U.S. News & World Report wonders if growing dependence on natural gas is too much of a good thing.
"According to the Energy Information Administration, natural gas accounted for just 19 percent of the nation's electricity generation in 2005. Now that figure is closer to 30 percent. If projections about the decline in nuclear and coal capacity are correct, some industry watchers say natural gas will generate close to half of the nation's electricity in coming years.
[SEE: Fracking a Game-Changer for U.S. Economy]
"That might be an encouraging prospect with prices at historic lows, but given industry efforts to soften the slide in prices — including scaled-back gas production and new storage facilities to prevent supply gluts — shale gale or not, rock-bottom costs for natural gas can't last forever. As of Thursday, natural gas futures were at $4.05 per million BTUs, according to Reuters, up from $1.82 around this time last year.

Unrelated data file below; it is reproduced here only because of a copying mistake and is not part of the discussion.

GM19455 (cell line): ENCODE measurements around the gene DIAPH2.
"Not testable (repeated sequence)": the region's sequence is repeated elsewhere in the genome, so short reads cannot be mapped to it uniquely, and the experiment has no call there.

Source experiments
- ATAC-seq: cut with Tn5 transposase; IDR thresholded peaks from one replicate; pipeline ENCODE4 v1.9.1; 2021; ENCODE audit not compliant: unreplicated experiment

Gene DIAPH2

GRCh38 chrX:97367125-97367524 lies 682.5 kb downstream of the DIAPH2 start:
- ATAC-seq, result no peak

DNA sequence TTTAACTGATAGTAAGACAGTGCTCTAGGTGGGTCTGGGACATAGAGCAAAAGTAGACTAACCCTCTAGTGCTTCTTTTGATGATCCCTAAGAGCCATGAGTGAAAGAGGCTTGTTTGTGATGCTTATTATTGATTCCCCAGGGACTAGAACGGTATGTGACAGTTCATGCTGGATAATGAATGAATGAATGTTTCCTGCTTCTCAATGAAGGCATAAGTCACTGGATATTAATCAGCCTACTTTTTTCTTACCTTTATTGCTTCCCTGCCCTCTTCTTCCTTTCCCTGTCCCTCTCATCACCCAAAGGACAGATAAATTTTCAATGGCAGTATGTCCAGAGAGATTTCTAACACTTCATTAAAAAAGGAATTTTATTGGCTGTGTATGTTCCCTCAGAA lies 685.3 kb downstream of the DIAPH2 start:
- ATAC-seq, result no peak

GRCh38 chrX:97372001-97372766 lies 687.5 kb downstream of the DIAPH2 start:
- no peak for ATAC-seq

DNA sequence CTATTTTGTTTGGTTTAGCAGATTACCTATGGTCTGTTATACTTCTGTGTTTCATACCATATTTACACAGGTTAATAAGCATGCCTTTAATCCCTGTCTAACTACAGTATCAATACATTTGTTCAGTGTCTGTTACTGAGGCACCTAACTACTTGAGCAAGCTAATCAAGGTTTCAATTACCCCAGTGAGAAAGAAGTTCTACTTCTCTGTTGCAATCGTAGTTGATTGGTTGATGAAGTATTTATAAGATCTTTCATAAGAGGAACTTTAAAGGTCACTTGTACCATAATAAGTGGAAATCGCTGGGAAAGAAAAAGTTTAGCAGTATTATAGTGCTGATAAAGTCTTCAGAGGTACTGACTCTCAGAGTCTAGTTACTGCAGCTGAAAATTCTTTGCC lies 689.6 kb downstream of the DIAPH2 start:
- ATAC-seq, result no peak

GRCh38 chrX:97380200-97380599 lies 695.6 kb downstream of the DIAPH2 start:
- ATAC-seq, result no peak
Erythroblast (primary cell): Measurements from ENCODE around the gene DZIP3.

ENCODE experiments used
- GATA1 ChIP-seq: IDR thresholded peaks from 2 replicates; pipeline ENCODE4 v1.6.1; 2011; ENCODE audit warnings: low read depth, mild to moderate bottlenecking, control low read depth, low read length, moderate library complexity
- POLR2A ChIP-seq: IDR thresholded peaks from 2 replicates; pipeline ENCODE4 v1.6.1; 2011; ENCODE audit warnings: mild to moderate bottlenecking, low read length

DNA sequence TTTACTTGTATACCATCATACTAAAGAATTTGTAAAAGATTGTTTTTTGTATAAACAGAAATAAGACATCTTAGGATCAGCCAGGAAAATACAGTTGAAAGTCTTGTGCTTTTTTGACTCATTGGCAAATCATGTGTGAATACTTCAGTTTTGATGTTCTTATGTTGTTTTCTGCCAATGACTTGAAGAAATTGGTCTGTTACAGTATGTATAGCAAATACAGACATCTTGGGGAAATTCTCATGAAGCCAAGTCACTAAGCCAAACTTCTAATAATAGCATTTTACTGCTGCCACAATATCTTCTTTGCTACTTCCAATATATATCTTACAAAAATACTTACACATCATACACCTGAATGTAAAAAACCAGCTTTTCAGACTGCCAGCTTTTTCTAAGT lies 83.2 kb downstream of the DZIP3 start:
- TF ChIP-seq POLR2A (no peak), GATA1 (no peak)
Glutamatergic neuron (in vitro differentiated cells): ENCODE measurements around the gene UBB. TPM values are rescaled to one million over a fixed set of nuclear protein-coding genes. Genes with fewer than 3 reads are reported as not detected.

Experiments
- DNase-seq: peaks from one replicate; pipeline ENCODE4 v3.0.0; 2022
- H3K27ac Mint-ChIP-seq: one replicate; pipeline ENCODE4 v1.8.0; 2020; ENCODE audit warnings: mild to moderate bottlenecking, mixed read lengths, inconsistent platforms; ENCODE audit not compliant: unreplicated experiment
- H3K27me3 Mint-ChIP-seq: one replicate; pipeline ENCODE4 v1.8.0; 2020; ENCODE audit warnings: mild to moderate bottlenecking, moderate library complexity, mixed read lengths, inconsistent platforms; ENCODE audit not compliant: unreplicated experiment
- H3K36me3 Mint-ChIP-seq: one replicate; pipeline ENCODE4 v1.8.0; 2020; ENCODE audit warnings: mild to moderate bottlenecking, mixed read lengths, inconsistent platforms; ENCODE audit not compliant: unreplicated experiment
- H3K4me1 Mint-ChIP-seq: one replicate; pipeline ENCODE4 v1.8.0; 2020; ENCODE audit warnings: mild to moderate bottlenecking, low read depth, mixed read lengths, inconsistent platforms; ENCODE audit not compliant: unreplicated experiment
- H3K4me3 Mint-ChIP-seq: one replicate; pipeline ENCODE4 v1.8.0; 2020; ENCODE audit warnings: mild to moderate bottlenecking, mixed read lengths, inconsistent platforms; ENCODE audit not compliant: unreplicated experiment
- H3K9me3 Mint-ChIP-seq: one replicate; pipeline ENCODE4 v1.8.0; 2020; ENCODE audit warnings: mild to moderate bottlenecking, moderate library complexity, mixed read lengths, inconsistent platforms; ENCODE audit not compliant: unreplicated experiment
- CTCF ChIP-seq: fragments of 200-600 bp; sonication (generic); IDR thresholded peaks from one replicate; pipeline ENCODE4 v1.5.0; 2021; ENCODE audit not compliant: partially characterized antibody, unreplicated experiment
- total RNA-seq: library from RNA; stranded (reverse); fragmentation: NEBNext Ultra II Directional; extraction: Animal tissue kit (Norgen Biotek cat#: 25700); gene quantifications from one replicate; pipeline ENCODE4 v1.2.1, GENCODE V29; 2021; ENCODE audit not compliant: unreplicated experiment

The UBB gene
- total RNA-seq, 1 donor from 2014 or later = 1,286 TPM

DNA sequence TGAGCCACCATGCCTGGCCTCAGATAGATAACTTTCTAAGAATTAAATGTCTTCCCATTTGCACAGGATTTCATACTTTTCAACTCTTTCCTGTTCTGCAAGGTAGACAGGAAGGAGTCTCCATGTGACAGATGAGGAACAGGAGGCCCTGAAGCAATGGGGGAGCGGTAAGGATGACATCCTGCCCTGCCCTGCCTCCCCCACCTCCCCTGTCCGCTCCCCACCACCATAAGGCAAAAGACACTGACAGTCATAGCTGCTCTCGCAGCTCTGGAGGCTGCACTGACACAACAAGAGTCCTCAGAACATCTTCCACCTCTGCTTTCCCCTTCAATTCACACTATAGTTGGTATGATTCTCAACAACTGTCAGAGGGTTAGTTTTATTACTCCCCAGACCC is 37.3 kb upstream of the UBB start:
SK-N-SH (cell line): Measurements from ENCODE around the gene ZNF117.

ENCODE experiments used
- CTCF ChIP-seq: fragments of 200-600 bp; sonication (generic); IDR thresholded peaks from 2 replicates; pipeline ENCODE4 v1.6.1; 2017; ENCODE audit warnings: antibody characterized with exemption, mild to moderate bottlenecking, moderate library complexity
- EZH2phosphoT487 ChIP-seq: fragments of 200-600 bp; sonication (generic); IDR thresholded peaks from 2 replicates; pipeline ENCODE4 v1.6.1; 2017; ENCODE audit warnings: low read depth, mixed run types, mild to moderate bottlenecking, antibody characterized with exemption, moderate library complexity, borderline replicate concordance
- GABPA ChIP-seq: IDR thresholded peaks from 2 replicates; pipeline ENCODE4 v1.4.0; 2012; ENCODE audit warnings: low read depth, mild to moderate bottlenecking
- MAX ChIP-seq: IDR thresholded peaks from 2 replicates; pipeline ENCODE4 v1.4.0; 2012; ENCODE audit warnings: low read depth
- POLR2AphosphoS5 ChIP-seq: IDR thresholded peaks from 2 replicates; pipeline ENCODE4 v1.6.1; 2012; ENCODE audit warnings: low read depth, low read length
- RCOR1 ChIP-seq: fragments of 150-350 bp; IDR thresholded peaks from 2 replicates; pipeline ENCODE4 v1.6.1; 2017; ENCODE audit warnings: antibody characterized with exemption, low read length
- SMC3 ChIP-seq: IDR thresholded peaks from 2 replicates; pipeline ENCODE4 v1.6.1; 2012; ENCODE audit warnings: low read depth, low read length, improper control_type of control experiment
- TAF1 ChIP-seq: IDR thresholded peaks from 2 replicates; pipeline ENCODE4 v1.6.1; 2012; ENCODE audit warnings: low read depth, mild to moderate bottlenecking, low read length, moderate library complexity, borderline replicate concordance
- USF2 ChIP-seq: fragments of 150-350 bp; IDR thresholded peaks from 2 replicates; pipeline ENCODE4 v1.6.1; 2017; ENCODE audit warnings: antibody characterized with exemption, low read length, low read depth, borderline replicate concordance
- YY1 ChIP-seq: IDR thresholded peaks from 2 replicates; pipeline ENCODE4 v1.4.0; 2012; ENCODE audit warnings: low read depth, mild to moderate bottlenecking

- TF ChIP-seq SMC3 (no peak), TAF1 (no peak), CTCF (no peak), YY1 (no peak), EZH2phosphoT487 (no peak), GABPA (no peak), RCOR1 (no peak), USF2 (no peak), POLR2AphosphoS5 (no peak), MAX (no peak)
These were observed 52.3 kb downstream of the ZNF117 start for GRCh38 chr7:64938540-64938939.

"While that's still competitive with coal, rising natural gas prices could ultimately make it more economical for existing power plants to burn more coal. The EIA actually projects coal-generated electricity generation to pick up over the next two years as gas prices trend upward."
Read the whole story here.